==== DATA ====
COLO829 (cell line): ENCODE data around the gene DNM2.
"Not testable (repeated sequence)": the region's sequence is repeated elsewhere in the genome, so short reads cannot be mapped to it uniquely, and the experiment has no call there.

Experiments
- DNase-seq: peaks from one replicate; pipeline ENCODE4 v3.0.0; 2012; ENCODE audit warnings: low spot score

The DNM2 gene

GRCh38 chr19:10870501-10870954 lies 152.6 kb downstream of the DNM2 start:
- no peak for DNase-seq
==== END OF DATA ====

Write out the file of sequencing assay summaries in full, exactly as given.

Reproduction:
COLO829 (cell line): ENCODE data around the gene DNM2.
"Not testable (repeated sequence)": the region's sequence is repeated elsewhere in the genome, so short reads cannot be mapped to it uniquely, and the experiment has no call there.

Experiments
- DNase-seq: peaks from one replicate; pipeline ENCODE4 v3.0.0; 2012; ENCODE audit warnings: low spot score

The DNM2 gene

GRCh38 chr19:10870501-10870954 lies 152.6 kb downstream of the DNM2 start:
- no peak for DNase-seq